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Alan Cooper Reviews: Ligeti String Quartet

In association with: WOODEND MUSIC SOCIETY

MANDHIRA DE SARAM: First violin
PATRICK DAWKINS: Second violin
RICHARD JONES: Viola
VALERIE WELBANKS: Cello

Sunday, 30 October 2016

It is always a pleasure to go to a performance at Woodend Barn. You are made to feel so welcome and the place has a really agreeable atmosphere about it. Sunday’s concert was the final event for soundfestival in a weekend devoted to modern and contemporary music for String Quartet. All the String Quartet performers have been excellent but I thought the Ligeti Quartet on Sunday was really exceptional tackling a thoroughly testing programme with precision and gusto. The concert was planned around the music of Hungarian composers. Béla Bartók was possibly the best known. His celebrated String Quartet No. 5, one of his finest works in the genre, was at the centre of the programme. Surrounding this work were pieces by two other Hungarian composers, György Kurtág and the man whose name this String Quartet bears, György Ligeti. Iannis Xenakis was not Hungarian but his work Tetras (1983) sat very well alongside the other three pieces.

The concert began with Kurtág’s Six Moments Musicaux, Op. 44. The first of these short but intense and often highly energetic pieces, Invocatio, which the composer calls “un fragment” began with lacerating sweeps of the bows. The Ligeti Quartet were obviously powered up for an exciting performance and that is exactly what we got from them. The special technique known as hocquetage where the notes of a theme are passed one at a time from one instrument to another was accomplished seamlessly and with precision in the first piece. Pauses were a feature of the next two pieces they were very much a part of the musical texture, especially in the second piece. The music proceeded with great delicacy. In the fourth piece, In memoriam Sebök György, there was more hocquetage and little touches of string colour lit up the rhythm of the music. In …rappel des oiseaux… rich harmonies melted into just a softly held note, dying away. The sixth and final piece suggested playfulness in which each instrument had its own input seeming to head off just where it wanted to go but creating a joyful unified effect.

Bartók’s Quartet began with a powerful unison theme then the four instruments took up the business of working out the composer’s formal complexities. Rhythm was paramount but movement from one sound landscape to another was smoothly accomplished. So many string motifs and sound textures unfolded before our ears. In the second movement high trills moved from first violin to the other instruments. A plaintive melody on first violin brought emotional poignancy to the music. In the Scherzo, fragments of folk melody followed one another as if remembered by the composer in a dream. In the Andante, more fragments of melody unfolded using special string effects like spicatto or on the cello, slides. In the finale, the spirit of dance was to the fore and appearance of a comical dance tune just for a moment suggested a memory of some cheerful event. The sheer richness of the rhythms and sound textures projected by the Ligeti Quartet made for a really captivating performance of this amazingly rich piece crammed as it was with so much fast unfolding thematic material.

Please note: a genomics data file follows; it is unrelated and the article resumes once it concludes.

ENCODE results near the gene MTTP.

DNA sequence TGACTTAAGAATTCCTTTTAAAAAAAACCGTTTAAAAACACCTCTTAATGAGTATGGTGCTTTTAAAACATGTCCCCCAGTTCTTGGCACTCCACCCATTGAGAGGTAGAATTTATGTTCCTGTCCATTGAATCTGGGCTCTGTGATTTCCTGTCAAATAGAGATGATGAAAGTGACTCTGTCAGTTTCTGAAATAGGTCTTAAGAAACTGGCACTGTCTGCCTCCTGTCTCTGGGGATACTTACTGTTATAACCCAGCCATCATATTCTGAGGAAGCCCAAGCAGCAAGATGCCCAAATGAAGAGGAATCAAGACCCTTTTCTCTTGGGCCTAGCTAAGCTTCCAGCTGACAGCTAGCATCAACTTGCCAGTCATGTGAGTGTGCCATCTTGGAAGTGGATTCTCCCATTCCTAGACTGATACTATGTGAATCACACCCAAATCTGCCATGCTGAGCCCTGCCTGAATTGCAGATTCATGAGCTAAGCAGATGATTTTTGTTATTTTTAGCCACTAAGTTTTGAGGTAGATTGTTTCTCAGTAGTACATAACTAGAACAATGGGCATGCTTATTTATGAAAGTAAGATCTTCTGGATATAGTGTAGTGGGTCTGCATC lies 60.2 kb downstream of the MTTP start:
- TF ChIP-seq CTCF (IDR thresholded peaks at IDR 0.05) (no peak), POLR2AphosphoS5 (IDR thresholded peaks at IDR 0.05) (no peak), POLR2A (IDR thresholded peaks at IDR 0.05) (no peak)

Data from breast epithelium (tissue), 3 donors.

Most of the pieces in the performance were introduced by the viola player Richard Jones. He emphasised the theatricality of the next piece, Tetras by Iannis Xenakis. The work certainly began with some blatantly raucous sounds produced by using the bows on parts of the instruments where the bow does not usually go – and yet, because the instruments were used like a percussion ensemble, the rhythmic patterns which these edgy sounds followed, gave the impression of something not all that unlike the progression of a more conventional string quartet. Then the playing and the string sounds became almost disappointingly (for those expecting something more astonishing) conventional. There was I thought more than a suggestion of the sounds of a busy city. The playing reached an amazing pitch of excitement, savage or demoniac even – what a performance. In some ways I liked it best.

György Ligeti’s String Quartet No. 1 Métamorphoses nocturnes (1952-54) was another work that was rhythmically alive and full of changing musical landscapes flashing before us. In some ways, like the piece by Xenakis, it reached a level of intensity and rhythmic excitement that threatened the very safety of the instruments let alone the energy levels of the performers. Bow hairs worked loose and at least one string was broken.

Enthusiastic applause from the Woodend Barn audience drew forth an unusual and captivating encore. It was the third movement of a work by a composer from Mali. Apparently Mali once ruled over a large African Empire founded by a warrior prince called Sunjata Keita around 1235. Sunjata’s Time is a work by the Malian composer Fodé Lassana Diabaté. The third movement is called Nana Triban named after Sunjata’s beautiful sister. Each of the movements is centred on one particular instrument, in this case the cello. Valerie Welbanks played the attractive melody accompanied lightly by a bowed counter melody on second violin and guitar type pizzicatos on first violin and viola. This was an unexpected and rather delightful gift to us from the marvellous Ligeti Quartet.

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